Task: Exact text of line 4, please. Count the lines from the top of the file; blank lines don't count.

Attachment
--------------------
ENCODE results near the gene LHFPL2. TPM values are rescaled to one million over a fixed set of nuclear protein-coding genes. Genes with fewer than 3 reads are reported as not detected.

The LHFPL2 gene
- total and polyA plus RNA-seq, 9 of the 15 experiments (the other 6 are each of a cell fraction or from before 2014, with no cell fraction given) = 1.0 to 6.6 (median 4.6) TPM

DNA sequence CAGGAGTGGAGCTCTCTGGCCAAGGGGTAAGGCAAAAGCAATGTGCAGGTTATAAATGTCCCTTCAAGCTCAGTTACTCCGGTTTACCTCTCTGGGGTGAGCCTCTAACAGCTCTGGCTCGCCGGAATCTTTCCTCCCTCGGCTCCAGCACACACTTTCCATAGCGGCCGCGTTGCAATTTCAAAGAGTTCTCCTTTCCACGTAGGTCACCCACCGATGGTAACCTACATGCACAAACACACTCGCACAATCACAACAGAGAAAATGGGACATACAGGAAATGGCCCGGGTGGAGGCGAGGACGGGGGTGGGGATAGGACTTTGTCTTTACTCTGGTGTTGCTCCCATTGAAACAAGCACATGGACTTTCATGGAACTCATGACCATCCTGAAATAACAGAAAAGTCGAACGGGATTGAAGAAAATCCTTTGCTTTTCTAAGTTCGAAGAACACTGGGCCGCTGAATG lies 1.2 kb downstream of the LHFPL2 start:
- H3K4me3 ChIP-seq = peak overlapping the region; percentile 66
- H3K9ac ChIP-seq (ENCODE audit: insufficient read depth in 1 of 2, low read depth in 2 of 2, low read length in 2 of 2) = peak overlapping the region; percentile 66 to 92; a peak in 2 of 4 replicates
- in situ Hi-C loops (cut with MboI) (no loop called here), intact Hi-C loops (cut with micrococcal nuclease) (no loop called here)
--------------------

DNA sequence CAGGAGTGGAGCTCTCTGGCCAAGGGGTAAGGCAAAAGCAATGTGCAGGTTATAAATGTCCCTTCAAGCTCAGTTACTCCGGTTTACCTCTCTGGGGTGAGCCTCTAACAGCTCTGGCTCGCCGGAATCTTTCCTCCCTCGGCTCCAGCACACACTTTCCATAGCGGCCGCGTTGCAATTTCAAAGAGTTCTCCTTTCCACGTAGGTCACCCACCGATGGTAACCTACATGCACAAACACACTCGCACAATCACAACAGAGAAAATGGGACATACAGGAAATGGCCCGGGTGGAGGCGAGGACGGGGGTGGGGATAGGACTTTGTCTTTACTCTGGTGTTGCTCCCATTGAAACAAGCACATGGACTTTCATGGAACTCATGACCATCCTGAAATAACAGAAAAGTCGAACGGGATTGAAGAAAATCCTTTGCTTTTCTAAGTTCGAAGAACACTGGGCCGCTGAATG lies 1.2 kb downstream of the LHFPL2 start: